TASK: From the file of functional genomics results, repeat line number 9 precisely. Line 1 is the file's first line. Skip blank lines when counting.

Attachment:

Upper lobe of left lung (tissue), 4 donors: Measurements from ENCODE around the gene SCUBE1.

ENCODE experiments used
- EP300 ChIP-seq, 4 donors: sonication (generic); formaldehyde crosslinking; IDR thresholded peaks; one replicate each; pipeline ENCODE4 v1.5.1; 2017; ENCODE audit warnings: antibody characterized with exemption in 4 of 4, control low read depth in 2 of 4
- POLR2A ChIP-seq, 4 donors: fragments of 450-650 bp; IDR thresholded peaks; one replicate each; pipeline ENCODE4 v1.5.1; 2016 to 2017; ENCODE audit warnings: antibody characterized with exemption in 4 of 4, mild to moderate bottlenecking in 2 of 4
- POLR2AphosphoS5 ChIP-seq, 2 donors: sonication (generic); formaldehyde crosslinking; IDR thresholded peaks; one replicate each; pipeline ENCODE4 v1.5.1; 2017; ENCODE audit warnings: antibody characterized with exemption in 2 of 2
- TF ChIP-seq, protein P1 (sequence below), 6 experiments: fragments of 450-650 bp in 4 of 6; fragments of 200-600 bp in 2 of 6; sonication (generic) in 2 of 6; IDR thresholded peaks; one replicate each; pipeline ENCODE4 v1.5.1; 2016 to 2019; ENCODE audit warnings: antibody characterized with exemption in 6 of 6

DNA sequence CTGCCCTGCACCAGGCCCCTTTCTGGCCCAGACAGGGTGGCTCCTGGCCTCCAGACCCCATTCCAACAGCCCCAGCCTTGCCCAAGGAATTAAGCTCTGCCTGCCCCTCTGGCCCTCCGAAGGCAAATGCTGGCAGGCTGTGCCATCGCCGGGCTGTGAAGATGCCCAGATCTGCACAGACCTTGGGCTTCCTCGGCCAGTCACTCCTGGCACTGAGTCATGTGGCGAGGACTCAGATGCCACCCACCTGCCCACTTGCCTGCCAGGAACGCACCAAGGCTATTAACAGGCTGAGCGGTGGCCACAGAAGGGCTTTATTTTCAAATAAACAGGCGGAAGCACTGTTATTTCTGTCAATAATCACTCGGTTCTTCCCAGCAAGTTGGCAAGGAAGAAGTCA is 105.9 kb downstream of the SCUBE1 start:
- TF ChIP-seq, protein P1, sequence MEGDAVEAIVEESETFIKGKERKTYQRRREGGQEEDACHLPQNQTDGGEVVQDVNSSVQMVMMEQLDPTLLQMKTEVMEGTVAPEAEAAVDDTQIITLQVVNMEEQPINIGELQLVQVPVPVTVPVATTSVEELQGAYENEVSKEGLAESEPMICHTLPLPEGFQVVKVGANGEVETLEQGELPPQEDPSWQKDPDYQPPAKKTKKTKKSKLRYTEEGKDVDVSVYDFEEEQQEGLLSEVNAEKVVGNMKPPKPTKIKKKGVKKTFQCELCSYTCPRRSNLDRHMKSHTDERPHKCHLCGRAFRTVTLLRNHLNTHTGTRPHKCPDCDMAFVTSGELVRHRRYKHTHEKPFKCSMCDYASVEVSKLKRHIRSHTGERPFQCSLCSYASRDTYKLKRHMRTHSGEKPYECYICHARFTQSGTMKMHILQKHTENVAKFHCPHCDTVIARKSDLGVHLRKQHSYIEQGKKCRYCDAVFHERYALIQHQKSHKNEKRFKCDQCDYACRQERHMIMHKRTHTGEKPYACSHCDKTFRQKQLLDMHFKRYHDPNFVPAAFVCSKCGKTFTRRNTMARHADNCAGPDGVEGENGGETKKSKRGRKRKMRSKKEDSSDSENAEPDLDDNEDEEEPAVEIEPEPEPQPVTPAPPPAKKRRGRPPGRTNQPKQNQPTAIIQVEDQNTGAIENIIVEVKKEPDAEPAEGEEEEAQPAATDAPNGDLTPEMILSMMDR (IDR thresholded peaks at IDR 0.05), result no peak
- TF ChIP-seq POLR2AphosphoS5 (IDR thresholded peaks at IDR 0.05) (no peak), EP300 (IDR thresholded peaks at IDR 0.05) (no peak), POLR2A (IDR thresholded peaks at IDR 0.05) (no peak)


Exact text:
- TF ChIP-seq POLR2AphosphoS5 (IDR thresholded peaks at IDR 0.05) (no peak), EP300 (IDR thresholded peaks at IDR 0.05) (no peak), POLR2A (IDR thresholded peaks at IDR 0.05) (no peak)